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Immigration Reform: You Can't Always Get What You Want

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Co-authored by Sara McElmurry and Nyki Salinas-Duda, Latino Policy Forum

As a community advocate working in the complex field of policy, I constantly wrestle with striking a balance between my idealism and my pragmatism. How does one reconcile die-hard beliefs in what is best for one's community with hard-learned lessons in the art of political compromise?

An answer to that question becomes even more urgent with the long-awaited arrival of SB744, the promising (though imperfect) immigration reform bill introduced by the Senate's "Gang of Eight" last month. The very fact that a bipartisan group of senators came to consensus on the contentious issue of comprehensive immigration reform deserves applause from both sides of the political aisle. But amongst community advocates, the celebration is tempered by a laundry list of concerns, with the bill's focus on border security top of mind for almost everyone. Still, as we ponder all that is wrong with SB744, we must recognize the road to reform is long, the window of opportunity narrow: Do we cling to our ideals at the risk of slowing -- perhaps completely stalling -- the process, or bend our beliefs in the spirit of keeping the reform process moving?

I've previously written that additional investments at the border are short-sighted, and I still believe that. Data show us that immigration from Mexico is at a net zero and border arrests are at their lowest levels since 1972. Border agents arrested an annual average of 200 undocumented immigrants each in the year 2000. By 2011, that number was down to 20. And yet the Gang of Eight's proposal includes an additional investment of $4.5 billion in security for our southern border, to be spent building a wall and furnishing an outfit of drones to patrol its length.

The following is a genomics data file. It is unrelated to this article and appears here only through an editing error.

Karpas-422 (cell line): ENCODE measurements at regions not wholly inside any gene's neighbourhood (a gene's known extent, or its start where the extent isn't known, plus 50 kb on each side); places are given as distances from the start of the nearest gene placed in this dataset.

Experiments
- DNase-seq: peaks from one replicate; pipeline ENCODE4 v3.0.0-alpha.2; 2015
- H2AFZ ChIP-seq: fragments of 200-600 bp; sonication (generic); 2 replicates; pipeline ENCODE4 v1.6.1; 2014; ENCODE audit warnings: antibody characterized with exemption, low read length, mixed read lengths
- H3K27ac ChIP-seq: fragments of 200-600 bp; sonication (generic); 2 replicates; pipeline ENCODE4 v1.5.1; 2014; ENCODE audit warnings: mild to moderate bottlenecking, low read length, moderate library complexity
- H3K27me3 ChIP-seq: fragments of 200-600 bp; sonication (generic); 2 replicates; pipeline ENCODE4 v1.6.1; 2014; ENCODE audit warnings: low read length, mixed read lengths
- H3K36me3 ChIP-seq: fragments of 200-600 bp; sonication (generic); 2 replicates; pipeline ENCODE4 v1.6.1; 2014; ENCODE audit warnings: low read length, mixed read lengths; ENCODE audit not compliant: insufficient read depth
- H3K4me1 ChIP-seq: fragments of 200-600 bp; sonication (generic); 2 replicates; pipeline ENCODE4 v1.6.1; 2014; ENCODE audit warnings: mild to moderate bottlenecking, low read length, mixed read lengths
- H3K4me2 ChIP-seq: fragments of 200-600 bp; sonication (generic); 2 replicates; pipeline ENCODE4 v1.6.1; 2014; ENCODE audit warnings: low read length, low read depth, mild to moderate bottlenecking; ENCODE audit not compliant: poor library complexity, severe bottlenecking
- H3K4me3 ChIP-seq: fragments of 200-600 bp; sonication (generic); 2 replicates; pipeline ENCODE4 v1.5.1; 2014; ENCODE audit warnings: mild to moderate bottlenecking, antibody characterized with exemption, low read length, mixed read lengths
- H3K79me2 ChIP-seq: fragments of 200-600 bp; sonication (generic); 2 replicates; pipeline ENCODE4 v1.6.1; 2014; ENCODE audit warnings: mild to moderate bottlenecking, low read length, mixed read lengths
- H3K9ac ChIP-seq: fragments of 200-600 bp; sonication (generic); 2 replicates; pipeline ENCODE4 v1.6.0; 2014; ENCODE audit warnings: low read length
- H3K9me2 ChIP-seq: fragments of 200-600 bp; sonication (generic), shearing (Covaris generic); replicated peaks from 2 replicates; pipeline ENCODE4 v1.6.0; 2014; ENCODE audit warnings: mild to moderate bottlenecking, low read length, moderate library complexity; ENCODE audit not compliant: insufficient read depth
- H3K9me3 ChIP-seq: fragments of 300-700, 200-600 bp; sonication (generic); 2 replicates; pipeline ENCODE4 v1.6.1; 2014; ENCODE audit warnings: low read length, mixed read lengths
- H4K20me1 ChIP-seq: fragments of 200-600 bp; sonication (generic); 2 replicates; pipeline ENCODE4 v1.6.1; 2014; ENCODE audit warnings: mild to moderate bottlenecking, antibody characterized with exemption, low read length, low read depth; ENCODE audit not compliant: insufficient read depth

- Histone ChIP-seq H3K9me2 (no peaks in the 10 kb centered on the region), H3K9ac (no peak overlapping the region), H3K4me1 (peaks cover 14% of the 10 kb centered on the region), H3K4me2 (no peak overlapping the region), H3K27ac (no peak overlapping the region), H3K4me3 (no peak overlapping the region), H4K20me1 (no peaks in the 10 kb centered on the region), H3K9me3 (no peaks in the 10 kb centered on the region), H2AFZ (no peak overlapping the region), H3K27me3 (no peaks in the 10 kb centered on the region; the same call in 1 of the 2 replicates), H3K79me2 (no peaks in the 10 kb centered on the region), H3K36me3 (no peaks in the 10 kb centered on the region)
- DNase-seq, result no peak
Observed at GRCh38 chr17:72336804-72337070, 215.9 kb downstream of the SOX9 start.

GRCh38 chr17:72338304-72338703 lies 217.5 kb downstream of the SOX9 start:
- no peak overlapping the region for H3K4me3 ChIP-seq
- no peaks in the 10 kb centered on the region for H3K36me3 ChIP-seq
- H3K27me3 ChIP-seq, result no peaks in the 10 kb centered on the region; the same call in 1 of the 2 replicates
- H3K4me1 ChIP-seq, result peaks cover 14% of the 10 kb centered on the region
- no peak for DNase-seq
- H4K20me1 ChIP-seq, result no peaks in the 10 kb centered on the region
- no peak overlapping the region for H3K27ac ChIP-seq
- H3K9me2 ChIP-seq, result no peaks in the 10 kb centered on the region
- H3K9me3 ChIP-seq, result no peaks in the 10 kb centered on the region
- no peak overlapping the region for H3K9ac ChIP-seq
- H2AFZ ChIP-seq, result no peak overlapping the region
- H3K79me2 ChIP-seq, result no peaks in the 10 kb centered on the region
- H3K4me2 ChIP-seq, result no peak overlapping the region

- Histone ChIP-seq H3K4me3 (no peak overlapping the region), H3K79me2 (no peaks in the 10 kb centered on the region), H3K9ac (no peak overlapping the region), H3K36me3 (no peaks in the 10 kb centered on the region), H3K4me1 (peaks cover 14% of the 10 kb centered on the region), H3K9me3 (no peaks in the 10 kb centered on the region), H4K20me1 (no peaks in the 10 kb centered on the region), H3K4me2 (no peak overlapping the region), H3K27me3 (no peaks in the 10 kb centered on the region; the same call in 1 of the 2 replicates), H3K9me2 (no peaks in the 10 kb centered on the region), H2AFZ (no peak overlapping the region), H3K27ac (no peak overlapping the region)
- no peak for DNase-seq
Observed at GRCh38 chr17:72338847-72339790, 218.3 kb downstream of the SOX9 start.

In a time of empty coffers and economic belt-tightening -- after all, President Obama is trying to use a cigarette tax to fund his ambitious early childhood education plan -- are there not better investments for precious tax dollars than in securing what is an already-secure border?

But reform is complicated, and negotiations will be tough as SB744 stumbles its way through a divided Senate, into a House rumored to have plans to squash the bill, and finally -- hopefully -- to President Obama's desk. And here's where I begin to wrestle with my pragmatic nature: At each step on the bill's long walk to the Oval Office, that opening bid of $4.5 billion has the potential to go from bad to much, much worse.

After much soul searching, I've found I am able to embrace political compromise for the sake of progress. Rather than insist the starting line for spending at the border be pushed back, I call on all involved to insist that discussions stop where they've started, right at $4.5 billion. SB744 embodies a political compromise and those billions in border security are being offered in exchange for buy-in on other essential aspects of the proposal, like a pathway to citizenship and expanded provisions for family reunification.

A stubborn unwillingness to negotiate -- manifesting itself in the years of partisan politics and unbending ideologies on Capitol Hill -- has kept our immigration system broken for too long. We as advocates have called on our elected officials to put aside politics for the sake of comprehensive reform, and we must also be willing to make concessions, to take our own advice. Compromise on border security may be a mere warm up for the difficult negotiations ahead for SB744, and we had best be prepared. We'll have to strike a balance between the reform we'd ideally like to see and the provisions that are necessary to begin repairing a system in tatters.

The Rolling Stones once wrote "you can't always get what you want." And perhaps that's true. But in the case of immigration reform, millions of undocumented immigrants may soon find that they may be getting exactly what they need: a reform that will allow them to live in this country without fear of deportation. And it's up to all of us to support a process that finds compromise between what we want and what they need.